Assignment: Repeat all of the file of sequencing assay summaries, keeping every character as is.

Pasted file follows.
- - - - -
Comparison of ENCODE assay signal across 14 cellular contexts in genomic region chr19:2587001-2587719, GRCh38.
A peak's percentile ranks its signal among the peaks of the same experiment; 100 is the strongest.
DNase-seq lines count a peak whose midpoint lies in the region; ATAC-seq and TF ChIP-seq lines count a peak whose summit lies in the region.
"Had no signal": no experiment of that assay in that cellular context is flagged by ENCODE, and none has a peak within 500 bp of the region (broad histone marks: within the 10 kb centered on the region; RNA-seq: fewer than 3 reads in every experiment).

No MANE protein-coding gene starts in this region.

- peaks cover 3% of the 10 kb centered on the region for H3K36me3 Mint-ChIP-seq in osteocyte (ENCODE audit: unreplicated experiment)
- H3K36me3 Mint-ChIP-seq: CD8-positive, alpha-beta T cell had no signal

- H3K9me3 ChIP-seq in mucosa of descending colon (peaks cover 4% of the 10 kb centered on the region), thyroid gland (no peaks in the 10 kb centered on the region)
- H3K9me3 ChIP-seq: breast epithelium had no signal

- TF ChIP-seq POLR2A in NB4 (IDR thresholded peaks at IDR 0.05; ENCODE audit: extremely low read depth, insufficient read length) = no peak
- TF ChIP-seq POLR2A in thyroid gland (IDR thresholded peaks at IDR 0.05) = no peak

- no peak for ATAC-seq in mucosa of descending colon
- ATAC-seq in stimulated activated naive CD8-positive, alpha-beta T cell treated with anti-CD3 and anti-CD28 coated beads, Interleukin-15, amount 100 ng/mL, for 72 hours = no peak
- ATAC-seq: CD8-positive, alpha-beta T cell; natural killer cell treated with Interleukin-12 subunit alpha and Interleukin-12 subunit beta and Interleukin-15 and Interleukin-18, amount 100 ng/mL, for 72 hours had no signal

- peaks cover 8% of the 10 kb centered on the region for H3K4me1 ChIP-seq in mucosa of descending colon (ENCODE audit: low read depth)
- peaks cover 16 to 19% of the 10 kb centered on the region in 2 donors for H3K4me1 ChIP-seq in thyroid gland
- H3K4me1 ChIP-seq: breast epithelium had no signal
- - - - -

Comparison of ENCODE assay signal across 14 cellular contexts in genomic region chr19:2587001-2587719, GRCh38.
A peak's percentile ranks its signal among the peaks of the same experiment; 100 is the strongest.
DNase-seq lines count a peak whose midpoint lies in the region; ATAC-seq and TF ChIP-seq lines count a peak whose summit lies in the region.
"Had no signal": no experiment of that assay in that cellular context is flagged by ENCODE, and none has a peak within 500 bp of the region (broad histone marks: within the 10 kb centered on the region; RNA-seq: fewer than 3 reads in every experiment).

No MANE protein-coding gene starts in this region.

- peaks cover 3% of the 10 kb centered on the region for H3K36me3 Mint-ChIP-seq in osteocyte (ENCODE audit: unreplicated experiment)
- H3K36me3 Mint-ChIP-seq: CD8-positive, alpha-beta T cell had no signal

- H3K9me3 ChIP-seq in mucosa of descending colon (peaks cover 4% of the 10 kb centered on the region), thyroid gland (no peaks in the 10 kb centered on the region)
- H3K9me3 ChIP-seq: breast epithelium had no signal

- TF ChIP-seq POLR2A in NB4 (IDR thresholded peaks at IDR 0.05; ENCODE audit: extremely low read depth, insufficient read length) = no peak
- TF ChIP-seq POLR2A in thyroid gland (IDR thresholded peaks at IDR 0.05) = no peak

- no peak for ATAC-seq in mucosa of descending colon
- ATAC-seq in stimulated activated naive CD8-positive, alpha-beta T cell treated with anti-CD3 and anti-CD28 coated beads, Interleukin-15, amount 100 ng/mL, for 72 hours = no peak
- ATAC-seq: CD8-positive, alpha-beta T cell; natural killer cell treated with Interleukin-12 subunit alpha and Interleukin-12 subunit beta and Interleukin-15 and Interleukin-18, amount 100 ng/mL, for 72 hours had no signal

- peaks cover 8% of the 10 kb centered on the region for H3K4me1 ChIP-seq in mucosa of descending colon (ENCODE audit: low read depth)
- peaks cover 16 to 19% of the 10 kb centered on the region in 2 donors for H3K4me1 ChIP-seq in thyroid gland
- H3K4me1 ChIP-seq: breast epithelium had no signal